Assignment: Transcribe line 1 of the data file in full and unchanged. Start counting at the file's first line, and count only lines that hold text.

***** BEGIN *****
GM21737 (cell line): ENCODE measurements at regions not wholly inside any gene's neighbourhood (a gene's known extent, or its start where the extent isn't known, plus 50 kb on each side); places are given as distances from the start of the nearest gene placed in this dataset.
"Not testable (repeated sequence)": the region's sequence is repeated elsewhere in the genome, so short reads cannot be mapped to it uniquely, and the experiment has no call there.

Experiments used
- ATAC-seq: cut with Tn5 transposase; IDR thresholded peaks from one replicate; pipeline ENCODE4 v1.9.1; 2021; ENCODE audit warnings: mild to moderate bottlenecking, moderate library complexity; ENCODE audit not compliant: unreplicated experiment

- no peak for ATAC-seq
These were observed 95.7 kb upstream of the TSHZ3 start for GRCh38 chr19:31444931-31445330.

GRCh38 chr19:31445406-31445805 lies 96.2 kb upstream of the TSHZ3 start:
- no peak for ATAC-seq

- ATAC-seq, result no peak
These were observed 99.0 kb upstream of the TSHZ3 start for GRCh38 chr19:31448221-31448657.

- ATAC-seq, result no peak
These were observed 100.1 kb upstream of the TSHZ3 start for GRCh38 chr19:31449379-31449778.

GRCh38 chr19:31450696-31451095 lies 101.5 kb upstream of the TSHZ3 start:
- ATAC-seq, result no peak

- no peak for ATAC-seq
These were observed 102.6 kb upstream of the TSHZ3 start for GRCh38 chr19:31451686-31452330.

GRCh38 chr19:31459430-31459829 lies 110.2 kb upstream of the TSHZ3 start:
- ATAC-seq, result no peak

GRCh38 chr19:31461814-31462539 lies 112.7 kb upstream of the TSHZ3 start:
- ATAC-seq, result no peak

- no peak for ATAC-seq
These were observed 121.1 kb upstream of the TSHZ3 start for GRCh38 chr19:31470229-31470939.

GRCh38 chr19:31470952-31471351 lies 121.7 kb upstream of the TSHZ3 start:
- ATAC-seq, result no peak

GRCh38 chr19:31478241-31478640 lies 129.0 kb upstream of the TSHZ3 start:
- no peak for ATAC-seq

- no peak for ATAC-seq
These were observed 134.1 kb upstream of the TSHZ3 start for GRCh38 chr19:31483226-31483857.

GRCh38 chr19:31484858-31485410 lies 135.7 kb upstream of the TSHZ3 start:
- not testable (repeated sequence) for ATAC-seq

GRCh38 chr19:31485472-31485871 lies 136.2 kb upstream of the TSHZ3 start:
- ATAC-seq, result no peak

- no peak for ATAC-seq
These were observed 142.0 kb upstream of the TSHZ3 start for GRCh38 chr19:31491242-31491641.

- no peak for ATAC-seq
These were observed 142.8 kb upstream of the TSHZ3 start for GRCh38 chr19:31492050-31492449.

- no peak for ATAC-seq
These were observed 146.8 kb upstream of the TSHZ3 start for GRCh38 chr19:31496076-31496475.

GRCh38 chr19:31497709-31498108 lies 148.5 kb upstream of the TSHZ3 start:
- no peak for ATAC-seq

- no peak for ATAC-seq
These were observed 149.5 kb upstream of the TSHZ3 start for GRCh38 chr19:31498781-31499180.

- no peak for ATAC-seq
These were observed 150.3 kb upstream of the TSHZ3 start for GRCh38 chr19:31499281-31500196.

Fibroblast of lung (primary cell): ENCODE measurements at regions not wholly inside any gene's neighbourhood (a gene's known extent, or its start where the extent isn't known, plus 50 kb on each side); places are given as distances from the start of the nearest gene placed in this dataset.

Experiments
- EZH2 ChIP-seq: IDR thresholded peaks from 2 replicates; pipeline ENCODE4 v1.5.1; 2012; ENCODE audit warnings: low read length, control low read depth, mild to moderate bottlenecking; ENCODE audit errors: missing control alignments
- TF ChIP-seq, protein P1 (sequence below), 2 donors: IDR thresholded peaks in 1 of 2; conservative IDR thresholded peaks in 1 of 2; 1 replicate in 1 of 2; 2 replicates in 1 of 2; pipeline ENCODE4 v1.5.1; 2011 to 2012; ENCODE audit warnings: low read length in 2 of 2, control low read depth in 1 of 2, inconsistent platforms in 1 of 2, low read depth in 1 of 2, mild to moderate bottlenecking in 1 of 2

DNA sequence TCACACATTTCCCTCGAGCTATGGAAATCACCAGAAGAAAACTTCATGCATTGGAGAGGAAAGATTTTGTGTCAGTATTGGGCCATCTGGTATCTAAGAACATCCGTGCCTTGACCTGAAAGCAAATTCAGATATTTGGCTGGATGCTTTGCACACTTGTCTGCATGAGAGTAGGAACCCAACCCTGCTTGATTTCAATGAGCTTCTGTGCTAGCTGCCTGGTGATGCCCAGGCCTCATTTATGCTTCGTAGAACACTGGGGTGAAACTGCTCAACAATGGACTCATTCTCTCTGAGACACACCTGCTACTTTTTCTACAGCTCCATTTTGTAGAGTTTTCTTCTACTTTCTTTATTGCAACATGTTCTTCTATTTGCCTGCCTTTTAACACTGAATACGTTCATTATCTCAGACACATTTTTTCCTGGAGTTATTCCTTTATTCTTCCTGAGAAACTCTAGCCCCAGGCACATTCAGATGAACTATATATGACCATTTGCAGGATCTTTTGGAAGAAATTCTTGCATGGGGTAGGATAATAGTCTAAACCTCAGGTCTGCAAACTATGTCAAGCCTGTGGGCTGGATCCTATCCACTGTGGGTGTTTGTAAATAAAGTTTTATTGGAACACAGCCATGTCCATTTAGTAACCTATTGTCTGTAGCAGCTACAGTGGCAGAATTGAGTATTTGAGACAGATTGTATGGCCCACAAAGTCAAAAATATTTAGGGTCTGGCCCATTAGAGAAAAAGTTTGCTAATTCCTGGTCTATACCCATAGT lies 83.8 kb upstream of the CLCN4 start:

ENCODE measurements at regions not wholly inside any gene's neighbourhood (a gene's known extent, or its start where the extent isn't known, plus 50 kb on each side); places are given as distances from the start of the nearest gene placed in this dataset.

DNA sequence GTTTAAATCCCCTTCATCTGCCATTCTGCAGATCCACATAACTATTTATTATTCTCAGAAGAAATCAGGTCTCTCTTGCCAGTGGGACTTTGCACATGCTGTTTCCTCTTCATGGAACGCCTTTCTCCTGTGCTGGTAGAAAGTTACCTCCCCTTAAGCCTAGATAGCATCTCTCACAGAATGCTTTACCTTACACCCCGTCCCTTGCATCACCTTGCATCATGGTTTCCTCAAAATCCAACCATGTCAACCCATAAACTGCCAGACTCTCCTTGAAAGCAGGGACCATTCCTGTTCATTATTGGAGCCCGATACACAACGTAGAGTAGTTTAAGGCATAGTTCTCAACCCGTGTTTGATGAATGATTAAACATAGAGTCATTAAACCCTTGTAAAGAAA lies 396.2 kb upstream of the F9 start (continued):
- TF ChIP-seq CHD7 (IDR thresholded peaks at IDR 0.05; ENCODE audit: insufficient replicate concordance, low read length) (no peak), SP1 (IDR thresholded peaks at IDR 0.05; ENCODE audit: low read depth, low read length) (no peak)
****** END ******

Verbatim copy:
GM21737 (cell line): ENCODE measurements at regions not wholly inside any gene's neighbourhood (a gene's known extent, or its start where the extent isn't known, plus 50 kb on each side); places are given as distances from the start of the nearest gene placed in this dataset.